US 4100305 A
A method of steam-stripping and recovering desirable volatiles from roast and ground coffee particles by subjecting them to conditions which preserve the freshness of the coffee volatiles, as well as, the freshness of the soluble solids remaining in the devolatilized coffee. A semi-bed of mechanically fluidized roast and ground coffee is sprayed with 32°-110° F (0°-43.3° C) water and contacted with steam for devolatilization under an absolute pressure of 5-100 mm of Hg and a temperature of 32°-110° F. The resulting volatiles-laden steam is then condensed under an absolute pressure of about 0-80 mm Hg and under supercooling conditions to provide a frost. A coffee volatiles-containing concentrate is prepared by contacting the frost with an aqueous coffee extract.
1. A method for preparing a coffee volatiles concentrate from roast and ground coffee comprising the steps of:
(a) uniformly wetting a roast and ground coffee with from about 0.1 to about 0.9 parts water per part of roast and ground coffee, said water being at a temperature of from about 32° F to about 110° F while said coffee is in a turbulent state of fluidization;
(b) contacting said roast and ground coffee, while maintaining the coffee in a state of fluidization, with from about 0.005 to about 0.05 parts of cool steam, per part of roast and ground coffee, thereby to provide volatiles-laden steam and devolatilized roast and ground coffee, said contact being conducted under an absolute pressure of from about 5 to about 100 mm of mercury, the steam having a temperature of from about 32° F to about 110° F, said roast and ground coffee making contact with said steam for about 0.1 to about 45 minutes;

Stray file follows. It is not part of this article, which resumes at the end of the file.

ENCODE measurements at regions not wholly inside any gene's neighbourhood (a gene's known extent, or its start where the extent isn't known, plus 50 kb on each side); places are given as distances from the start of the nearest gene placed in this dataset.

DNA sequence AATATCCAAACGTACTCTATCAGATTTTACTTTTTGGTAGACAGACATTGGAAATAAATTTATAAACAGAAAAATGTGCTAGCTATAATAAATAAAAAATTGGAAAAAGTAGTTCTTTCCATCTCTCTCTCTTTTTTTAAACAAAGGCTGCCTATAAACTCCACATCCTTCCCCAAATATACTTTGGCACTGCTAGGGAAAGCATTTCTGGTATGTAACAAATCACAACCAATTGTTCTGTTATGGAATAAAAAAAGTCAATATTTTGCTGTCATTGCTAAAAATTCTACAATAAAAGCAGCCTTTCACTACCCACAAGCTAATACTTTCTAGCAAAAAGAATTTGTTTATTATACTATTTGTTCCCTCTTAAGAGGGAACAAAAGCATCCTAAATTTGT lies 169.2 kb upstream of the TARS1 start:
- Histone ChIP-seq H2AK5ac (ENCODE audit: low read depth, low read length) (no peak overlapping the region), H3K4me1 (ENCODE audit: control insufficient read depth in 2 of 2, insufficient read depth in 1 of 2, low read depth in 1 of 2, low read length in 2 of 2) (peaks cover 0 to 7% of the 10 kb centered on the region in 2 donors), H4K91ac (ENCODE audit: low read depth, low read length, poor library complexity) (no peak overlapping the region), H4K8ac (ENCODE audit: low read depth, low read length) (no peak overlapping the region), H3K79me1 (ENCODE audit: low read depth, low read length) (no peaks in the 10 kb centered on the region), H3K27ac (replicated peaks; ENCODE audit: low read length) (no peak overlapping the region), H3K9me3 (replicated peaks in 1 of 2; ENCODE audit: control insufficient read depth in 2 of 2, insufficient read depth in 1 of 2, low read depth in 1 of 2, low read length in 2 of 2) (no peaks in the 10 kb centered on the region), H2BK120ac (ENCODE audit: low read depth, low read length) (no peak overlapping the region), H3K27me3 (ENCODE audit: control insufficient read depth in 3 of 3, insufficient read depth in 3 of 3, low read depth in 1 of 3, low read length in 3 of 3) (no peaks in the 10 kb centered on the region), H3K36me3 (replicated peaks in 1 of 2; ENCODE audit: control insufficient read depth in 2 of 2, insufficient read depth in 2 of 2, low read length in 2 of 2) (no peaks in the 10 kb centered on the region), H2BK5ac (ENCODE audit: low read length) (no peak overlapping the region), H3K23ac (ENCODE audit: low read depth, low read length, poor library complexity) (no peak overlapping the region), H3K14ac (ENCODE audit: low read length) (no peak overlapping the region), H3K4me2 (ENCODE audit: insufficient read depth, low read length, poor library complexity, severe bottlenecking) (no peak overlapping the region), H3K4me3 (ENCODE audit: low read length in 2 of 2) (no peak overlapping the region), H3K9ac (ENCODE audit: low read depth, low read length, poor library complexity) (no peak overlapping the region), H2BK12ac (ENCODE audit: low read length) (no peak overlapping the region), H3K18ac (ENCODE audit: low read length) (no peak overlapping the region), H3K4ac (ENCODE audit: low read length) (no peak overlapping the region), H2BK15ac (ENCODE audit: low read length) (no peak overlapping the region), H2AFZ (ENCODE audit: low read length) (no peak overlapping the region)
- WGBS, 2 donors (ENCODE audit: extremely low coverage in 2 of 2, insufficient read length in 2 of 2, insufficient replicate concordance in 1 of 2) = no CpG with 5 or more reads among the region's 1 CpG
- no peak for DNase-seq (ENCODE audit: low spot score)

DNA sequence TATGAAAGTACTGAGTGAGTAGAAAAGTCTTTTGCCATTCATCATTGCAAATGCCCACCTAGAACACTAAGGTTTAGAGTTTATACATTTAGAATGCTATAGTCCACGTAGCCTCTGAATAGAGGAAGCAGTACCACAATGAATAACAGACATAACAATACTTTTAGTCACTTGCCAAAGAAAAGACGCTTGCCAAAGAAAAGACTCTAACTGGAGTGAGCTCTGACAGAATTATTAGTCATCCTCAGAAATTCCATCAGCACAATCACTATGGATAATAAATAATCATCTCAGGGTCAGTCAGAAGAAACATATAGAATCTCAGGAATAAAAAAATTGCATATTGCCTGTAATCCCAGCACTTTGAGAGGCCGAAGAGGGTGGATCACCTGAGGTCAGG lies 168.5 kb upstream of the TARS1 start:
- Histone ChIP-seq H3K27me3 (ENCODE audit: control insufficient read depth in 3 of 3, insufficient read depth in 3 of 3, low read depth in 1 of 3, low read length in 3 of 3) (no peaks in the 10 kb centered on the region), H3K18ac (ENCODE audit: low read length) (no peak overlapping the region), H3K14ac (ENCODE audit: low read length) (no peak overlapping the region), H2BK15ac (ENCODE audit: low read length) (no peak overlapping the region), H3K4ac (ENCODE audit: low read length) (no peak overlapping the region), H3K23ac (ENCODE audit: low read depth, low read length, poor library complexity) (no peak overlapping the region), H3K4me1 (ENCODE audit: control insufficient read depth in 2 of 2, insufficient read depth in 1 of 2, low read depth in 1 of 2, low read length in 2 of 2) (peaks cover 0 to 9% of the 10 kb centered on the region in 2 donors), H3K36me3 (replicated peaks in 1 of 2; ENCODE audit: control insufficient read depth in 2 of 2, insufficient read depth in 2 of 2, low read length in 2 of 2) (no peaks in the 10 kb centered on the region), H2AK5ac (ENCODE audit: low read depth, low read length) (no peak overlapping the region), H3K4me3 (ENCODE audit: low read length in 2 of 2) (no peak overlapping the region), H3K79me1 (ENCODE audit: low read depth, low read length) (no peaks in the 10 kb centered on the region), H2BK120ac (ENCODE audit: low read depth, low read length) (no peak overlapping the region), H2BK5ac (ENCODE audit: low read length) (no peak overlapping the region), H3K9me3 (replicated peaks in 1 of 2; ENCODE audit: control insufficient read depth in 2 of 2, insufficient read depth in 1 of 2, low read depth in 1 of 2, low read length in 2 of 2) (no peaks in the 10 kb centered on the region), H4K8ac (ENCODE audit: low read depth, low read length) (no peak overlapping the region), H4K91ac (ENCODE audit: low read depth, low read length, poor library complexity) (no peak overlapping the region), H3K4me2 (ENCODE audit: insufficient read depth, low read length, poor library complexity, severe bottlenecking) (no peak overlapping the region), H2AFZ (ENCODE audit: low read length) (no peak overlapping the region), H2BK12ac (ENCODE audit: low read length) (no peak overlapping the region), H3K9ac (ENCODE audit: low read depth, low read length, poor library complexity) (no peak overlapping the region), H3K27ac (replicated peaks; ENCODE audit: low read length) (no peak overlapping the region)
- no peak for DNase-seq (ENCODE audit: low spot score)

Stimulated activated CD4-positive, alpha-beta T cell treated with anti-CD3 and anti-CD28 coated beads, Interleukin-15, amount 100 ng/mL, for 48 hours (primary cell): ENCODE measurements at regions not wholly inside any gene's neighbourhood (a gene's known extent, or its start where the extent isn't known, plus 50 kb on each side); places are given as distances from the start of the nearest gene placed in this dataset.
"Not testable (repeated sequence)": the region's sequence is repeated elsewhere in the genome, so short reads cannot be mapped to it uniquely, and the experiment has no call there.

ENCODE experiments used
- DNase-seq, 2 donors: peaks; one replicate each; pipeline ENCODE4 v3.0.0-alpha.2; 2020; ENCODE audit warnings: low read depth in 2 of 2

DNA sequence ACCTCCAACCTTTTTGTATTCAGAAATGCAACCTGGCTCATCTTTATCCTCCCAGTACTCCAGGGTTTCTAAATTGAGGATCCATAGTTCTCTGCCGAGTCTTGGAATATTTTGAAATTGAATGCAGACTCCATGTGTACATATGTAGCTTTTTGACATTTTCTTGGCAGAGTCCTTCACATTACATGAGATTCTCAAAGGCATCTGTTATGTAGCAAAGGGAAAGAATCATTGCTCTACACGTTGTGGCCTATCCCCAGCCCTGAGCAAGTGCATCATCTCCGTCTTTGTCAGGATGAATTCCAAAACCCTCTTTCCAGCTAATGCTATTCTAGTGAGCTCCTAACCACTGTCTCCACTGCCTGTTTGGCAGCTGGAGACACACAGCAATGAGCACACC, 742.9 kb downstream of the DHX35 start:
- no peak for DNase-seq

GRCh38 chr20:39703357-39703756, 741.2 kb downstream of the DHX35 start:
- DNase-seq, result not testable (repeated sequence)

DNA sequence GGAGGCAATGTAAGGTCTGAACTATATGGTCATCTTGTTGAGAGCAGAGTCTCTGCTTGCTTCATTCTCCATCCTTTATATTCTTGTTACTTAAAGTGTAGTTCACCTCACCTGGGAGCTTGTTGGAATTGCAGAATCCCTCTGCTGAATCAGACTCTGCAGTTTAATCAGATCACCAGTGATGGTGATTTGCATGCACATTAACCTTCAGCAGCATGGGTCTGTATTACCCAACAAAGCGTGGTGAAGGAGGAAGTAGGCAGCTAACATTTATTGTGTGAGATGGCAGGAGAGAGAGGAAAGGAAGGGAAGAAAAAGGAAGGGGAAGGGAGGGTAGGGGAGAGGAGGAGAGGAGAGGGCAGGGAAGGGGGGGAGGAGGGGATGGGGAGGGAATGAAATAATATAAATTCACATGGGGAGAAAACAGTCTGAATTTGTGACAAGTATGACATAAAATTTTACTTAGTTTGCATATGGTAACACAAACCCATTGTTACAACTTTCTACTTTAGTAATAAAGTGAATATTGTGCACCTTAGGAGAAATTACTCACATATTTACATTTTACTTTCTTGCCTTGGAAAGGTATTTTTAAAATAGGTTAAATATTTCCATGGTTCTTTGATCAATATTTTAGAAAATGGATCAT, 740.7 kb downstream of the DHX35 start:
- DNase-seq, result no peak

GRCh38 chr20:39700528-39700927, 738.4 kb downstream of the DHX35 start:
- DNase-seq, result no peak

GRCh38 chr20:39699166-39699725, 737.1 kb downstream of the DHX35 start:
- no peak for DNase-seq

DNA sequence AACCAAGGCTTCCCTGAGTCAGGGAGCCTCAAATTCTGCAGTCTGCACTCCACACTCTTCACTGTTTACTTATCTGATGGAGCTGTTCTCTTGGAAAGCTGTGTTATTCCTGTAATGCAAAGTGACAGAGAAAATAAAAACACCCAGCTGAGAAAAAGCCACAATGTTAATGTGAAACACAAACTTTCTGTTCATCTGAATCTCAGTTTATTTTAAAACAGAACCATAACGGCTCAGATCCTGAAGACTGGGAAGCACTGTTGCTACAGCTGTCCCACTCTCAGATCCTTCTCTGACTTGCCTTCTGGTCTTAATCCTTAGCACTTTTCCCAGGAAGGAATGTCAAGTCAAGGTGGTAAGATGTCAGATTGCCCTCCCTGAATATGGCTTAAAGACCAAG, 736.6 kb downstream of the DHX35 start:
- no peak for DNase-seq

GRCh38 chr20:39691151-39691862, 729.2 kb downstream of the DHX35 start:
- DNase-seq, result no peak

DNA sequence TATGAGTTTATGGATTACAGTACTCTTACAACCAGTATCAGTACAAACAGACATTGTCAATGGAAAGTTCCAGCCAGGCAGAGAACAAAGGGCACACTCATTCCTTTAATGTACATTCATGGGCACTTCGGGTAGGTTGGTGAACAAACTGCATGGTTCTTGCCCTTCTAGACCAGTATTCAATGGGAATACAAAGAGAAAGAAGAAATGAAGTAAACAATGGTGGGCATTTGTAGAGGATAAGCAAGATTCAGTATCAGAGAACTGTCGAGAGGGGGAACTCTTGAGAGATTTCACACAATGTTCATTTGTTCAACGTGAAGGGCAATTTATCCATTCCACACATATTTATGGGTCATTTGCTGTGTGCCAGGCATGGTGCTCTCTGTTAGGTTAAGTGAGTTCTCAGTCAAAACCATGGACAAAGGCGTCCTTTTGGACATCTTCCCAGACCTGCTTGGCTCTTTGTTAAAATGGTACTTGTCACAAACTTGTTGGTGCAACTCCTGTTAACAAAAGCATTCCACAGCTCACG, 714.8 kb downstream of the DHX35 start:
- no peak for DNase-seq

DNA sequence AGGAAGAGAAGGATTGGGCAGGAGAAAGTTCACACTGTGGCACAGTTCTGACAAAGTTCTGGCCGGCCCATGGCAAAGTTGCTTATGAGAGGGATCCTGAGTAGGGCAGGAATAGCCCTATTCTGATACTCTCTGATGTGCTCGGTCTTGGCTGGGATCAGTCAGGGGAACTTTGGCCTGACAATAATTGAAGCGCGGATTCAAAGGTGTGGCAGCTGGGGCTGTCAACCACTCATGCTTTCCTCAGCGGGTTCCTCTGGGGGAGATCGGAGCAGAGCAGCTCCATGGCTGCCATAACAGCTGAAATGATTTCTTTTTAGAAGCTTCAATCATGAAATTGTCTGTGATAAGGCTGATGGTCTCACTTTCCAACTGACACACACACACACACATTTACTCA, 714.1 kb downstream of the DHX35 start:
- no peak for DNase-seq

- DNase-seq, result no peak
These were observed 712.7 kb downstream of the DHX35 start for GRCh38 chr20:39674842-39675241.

(c) collecting the volatiles-laden steam as a frost by condensation at a temperature of from about -100° F to about -320° F and at an absolute pressure of from about 0 to about 80 mm of mercury;
(d) melting the frost to form a coffee volatiles concentrate by contacting the frost with at least an equal weight of an aqueous coffee extract having a solids content of from about 25% to about 65%; and
wherein said fluidization is mechanically induced under high vacuum within a horizontal mixing shell, by mixing tools which rotate within said shell at high speeds sufficient to impart rapid but gentle motion to the fragile particles of said roast and ground coffee; said mixing tools being so designed such as to lift said fragile particles from the walls of said shell, so that rapid mixing occurs without substantial adverse effect to said fragile particles.
2. The method of claim 1 wherein said roast and ground coffee was ground at a temperature of about -110° F to about -320° F.
3. The method of claim 1 wherein said volatiles are recovered by melting said frost by introducing a 27% to about 50% solids aqueous coffee extract wherein the weight ratio of this extract to said frost is from about 1:1 to about 10:1.
4. The method of claim 1 wherein said method is a continuous process.